Virtual High Holiday Box
Your Virtual Rosh Hashanah/Yom Kippur Box holds many ways to celebrate the holiday. Choose what nurtures you. Listen, watch or read. (Rosh Hashanah, September 25-27; Yom Kippur, October 4-5)
Rabbi David G. Winship sees the seeds of the new year in the core of an apple.
Being a religious Jew can offer us wisdom, practices and ethical mandates. Equally, it can help us find a community that pushes us beyond our individual preoccupations and helps us to live out the interdependence that celebrates our happiest moments and supports us when we are most heartbroken.
Join Rabbi Sheila Peltz Weinberg in guided meditation and reflection as she examines the multifaceted role of “breath” on Rosh Hashanah. She invites us to imagine the phrase, “I can’t breathe,” as the crying out of the shofar, calling on us to wake up to the systematic oppression in which many of us live and prosper.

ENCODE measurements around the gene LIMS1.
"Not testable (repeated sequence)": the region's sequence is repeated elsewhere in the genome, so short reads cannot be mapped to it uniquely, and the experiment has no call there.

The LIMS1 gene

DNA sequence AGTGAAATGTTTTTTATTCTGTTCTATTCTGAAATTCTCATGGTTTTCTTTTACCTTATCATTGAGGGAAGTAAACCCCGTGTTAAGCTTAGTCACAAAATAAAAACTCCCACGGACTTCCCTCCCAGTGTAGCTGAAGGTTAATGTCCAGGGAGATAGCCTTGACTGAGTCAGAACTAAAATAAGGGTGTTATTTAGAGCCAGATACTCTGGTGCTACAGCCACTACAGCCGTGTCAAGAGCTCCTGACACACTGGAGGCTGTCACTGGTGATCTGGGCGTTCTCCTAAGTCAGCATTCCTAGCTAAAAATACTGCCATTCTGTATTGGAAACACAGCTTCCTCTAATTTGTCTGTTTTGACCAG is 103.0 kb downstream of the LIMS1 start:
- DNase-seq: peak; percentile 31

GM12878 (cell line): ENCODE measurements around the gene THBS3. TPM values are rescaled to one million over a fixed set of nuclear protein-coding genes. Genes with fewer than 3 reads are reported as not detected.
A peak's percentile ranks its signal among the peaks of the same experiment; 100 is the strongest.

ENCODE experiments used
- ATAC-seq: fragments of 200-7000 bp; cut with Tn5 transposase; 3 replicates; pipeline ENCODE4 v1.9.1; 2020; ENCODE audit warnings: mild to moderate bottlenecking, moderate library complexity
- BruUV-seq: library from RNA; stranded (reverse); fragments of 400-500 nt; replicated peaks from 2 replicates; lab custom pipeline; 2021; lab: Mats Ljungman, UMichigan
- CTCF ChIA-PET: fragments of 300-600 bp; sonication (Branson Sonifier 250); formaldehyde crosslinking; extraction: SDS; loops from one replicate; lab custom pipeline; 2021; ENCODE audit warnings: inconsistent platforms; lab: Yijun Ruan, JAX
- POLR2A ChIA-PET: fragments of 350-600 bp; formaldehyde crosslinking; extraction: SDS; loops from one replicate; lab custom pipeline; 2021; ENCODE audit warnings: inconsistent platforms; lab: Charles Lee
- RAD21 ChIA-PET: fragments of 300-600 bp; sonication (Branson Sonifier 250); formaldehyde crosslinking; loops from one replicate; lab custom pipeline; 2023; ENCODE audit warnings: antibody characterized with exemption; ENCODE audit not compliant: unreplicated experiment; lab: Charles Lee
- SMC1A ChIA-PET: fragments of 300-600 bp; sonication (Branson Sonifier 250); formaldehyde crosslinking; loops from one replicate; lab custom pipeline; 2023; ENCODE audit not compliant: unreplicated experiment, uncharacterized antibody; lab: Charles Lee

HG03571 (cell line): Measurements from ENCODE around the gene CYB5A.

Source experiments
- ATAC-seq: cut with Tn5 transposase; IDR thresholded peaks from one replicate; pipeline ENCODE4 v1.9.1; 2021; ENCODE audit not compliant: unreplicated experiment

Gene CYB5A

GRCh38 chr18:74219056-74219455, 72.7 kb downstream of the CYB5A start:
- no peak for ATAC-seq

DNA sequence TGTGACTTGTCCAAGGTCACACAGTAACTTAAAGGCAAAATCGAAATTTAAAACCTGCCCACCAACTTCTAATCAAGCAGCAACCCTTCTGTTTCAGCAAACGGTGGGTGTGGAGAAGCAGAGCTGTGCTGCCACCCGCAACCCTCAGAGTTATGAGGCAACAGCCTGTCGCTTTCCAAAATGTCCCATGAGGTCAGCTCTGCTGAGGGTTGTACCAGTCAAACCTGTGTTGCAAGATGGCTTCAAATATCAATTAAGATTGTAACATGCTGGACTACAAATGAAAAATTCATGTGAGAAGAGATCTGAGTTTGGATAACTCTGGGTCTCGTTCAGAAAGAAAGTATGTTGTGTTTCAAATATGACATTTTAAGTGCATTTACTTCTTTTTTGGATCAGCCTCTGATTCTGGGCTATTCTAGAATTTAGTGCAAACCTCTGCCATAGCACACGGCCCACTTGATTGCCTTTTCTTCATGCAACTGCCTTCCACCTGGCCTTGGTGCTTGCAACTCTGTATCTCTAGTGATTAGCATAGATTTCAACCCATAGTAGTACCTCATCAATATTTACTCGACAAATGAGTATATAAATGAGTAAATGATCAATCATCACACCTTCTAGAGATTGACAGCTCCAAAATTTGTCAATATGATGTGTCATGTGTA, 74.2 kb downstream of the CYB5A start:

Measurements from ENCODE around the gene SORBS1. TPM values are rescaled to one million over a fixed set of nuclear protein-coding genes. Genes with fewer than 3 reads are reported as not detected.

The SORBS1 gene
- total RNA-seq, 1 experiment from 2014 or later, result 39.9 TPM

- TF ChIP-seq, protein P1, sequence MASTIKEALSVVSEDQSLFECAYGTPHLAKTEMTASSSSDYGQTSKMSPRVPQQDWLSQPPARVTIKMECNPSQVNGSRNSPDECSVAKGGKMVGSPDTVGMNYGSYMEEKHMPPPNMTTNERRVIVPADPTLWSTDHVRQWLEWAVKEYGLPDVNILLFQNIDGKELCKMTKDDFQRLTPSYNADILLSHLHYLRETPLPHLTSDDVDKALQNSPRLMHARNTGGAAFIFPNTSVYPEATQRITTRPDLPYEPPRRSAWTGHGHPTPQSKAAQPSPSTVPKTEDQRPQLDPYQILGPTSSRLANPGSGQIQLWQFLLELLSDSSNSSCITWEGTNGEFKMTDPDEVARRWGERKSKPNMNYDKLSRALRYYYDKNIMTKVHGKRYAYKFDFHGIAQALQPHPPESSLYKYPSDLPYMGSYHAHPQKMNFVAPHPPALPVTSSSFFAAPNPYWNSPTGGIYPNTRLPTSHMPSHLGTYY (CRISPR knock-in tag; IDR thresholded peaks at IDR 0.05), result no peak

Hila Ratzabi developed this tashlikh ritual, inspired by a teaching in Bereishit Rabbah, which may be performed any time on the first or second day of Rosh Hashanah. It is an opportunity to reflect on the past year and let go of what is no longer serving us.
Rabbis Deborah Waxman and Sandra Lawson, discuss their respective processes of preparing for the High Holidays. They share how, as human beings, they undertake an accounting of the soul, leading to repentance for their own actions and forgiveness towards others.
Mizrahi Jews, originally from eastern Asian countries such as Iraq and Iran, have a colorful and unique way of celebrating Jewish holidays with food. Adva Chattler shares a special Mizrahi fish recipe that her family enjoys every year on Rosh Hashanah.
Rabbi Alan LaPayover chants the ancient Yom Kippur prayer, Kol Nidre.
How can we gather the courage to confront ourselves honestly and compassionately so that we can somehow realize a fresh start? Lisa Braun Glazer offers her thoughts.